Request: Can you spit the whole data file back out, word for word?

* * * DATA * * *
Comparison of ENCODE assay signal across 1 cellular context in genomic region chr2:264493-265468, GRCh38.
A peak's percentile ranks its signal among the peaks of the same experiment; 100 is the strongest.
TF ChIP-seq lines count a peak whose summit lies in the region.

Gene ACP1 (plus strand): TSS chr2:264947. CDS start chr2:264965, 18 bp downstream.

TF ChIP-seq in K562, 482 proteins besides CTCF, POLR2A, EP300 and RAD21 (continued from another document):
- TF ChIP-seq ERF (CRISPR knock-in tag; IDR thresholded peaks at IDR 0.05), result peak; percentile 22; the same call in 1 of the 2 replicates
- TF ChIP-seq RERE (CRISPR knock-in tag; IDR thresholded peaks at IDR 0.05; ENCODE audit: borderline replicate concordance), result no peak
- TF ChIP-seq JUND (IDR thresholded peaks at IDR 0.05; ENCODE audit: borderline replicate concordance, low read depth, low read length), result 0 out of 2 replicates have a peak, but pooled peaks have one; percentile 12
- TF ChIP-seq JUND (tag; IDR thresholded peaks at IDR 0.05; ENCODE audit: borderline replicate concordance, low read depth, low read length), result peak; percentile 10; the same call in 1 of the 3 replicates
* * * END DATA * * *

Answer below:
Comparison of ENCODE assay signal across 1 cellular context in genomic region chr2:264493-265468, GRCh38.
A peak's percentile ranks its signal among the peaks of the same experiment; 100 is the strongest.
TF ChIP-seq lines count a peak whose summit lies in the region.

Gene ACP1 (plus strand): TSS chr2:264947. CDS start chr2:264965, 18 bp downstream.

TF ChIP-seq in K562, 482 proteins besides CTCF, POLR2A, EP300 and RAD21 (continued from another document):
- TF ChIP-seq ERF (CRISPR knock-in tag; IDR thresholded peaks at IDR 0.05), result peak; percentile 22; the same call in 1 of the 2 replicates
- TF ChIP-seq RERE (CRISPR knock-in tag; IDR thresholded peaks at IDR 0.05; ENCODE audit: borderline replicate concordance), result no peak
- TF ChIP-seq JUND (IDR thresholded peaks at IDR 0.05; ENCODE audit: borderline replicate concordance, low read depth, low read length), result 0 out of 2 replicates have a peak, but pooled peaks have one; percentile 12
- TF ChIP-seq JUND (tag; IDR thresholded peaks at IDR 0.05; ENCODE audit: borderline replicate concordance, low read depth, low read length), result peak; percentile 10; the same call in 1 of the 3 replicates